REDDING, Calif. - The Redding Police Department received a $315,000 grant which will help fund a new full-time DUI officer.
Every year the Redding Police Department receives funding from the California Office of Traffic Safety, this year the total $350,000. Officer Bryan Cowan has been with the department for sixteen years. He said this is more than they've received in years.
With the grant money this year, the department is able to implement a full-time peace officer to concentrate solely on driving-under-the-influence type of enforcement.
Over the past five years, traffic fatalities have increased in the State of California. 94 percent of those incidences are caused by some sort of unsafe driving, but the largest portion of that unsafe driving is caused by DUI drivers.
"So we really want to focus on, not only on enforcement to stop those vehicles or stop those drivers before an accident occurs, but education to try and prevent that from ever occurring in the future," said Traffic Specialist Officer Bryan Cowan, "We're going to be doing some community presentations to various groups, to not only recognize the symptoms of someone who might be addicted to some sort of substance and getting behind the wheel, but also how to identify a driver that may be driving a vehicle in front of you."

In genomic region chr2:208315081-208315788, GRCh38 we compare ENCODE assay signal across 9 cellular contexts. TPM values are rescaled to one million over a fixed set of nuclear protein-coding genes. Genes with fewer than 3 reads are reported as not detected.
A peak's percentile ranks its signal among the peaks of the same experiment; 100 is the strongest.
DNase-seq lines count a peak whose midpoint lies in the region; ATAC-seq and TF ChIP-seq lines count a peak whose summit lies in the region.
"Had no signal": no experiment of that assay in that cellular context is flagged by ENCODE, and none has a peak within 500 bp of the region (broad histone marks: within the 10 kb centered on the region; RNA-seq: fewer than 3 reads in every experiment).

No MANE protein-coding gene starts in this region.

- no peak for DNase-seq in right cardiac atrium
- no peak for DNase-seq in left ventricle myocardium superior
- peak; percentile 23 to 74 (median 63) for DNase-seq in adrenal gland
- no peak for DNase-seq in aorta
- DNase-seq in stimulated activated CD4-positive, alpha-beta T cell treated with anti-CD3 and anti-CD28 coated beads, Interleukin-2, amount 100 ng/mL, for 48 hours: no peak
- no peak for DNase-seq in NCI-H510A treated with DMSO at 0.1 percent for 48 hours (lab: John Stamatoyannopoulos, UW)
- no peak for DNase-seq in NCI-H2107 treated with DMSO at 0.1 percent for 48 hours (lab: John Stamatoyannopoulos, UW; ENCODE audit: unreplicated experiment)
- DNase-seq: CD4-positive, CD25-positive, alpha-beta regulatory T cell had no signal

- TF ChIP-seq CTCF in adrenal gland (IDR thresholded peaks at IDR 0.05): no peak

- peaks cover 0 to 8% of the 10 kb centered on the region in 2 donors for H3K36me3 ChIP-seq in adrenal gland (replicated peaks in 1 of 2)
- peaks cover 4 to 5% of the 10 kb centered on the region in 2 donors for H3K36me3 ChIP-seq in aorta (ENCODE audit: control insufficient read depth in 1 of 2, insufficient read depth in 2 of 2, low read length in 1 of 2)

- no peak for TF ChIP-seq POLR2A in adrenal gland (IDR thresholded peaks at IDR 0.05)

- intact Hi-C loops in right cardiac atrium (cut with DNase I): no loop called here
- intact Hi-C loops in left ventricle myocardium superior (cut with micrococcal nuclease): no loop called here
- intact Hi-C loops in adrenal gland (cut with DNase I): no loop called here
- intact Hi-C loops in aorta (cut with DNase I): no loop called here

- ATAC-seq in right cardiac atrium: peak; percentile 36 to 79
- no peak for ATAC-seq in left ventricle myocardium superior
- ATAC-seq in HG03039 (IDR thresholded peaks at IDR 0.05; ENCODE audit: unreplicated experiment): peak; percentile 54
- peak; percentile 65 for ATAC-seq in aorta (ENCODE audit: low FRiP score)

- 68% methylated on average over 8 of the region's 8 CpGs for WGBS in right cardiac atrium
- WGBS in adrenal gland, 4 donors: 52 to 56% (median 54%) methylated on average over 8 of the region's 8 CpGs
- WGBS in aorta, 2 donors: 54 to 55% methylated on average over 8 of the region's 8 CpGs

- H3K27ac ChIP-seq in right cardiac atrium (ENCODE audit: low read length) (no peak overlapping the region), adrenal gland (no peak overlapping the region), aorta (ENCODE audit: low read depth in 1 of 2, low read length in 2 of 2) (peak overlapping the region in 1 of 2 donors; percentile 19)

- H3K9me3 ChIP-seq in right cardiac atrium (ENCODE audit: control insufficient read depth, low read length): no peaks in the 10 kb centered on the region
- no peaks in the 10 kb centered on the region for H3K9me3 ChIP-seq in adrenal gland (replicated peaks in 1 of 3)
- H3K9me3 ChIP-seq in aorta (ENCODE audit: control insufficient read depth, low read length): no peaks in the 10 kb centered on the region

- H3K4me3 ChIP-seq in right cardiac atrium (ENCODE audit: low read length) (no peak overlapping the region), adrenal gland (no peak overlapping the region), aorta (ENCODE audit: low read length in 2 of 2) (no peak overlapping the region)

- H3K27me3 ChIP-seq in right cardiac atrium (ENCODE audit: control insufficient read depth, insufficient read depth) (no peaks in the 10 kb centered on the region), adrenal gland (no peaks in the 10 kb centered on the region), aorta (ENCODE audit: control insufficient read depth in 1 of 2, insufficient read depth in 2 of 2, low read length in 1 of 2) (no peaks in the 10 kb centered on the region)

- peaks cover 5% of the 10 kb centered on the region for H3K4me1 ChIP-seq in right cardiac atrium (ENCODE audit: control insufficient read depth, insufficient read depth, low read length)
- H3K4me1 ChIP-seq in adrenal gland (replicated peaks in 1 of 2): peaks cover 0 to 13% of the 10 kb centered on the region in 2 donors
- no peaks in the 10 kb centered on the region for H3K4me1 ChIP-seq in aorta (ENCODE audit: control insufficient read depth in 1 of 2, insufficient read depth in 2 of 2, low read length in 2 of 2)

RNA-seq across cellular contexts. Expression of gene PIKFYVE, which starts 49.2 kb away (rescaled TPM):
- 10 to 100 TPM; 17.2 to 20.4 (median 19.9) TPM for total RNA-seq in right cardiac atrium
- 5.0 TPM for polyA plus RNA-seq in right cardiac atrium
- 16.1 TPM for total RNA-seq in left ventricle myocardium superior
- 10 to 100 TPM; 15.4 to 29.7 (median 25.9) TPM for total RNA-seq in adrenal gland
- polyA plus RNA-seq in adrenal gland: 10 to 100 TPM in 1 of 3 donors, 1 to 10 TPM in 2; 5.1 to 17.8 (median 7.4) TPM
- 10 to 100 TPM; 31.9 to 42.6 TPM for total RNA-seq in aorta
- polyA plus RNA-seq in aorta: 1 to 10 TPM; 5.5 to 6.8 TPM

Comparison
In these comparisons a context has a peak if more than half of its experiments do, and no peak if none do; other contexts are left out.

He stated that in these circumstances, call 9-1-1, get the license plate of the vehicle and do not confront these drivers, as their behavior is unpredictable in an alternate state of mind. The Redding police are aiming to partner with more local businesses to prevent people from being over-served.
"They need to stop serving those people. In addition, they need to have a program in place that makes it easy to provide rides home for people," said Officer Cowan when referring to places that serve alcohol. Drivers should know that any person who gets behind the wheel under the influence and causes an accident that ends up taking a person's life is at risk of murder charges and their case will be considered a homicide investigation.
It is illegal to serve alcohol to anyone who is already intoxicated, the department plans on taking action on the issue of over-serving but is happy to know they also have local business support. Whether that be partnering with a tow-truck company or ride sharing Apps like Uber and Lyft, Cowan says there are other options besides drinking and driving.
Peace Officers are happy to have received the funding for another way they can partner with the community to in a way that they say, will save lives, "To dedicate a full-time police officer to do nothing but looking for DUI drivers. If he can pull one, two DUI offenders off the street a night..that could potentially be hundreds of victims he could save throughout the year."
In addition to the DUI focus, the department plans to be stepping up their enforcement for pedestrian and bicycle violations, which make up twenty-five percent, and a seat belt awareness program.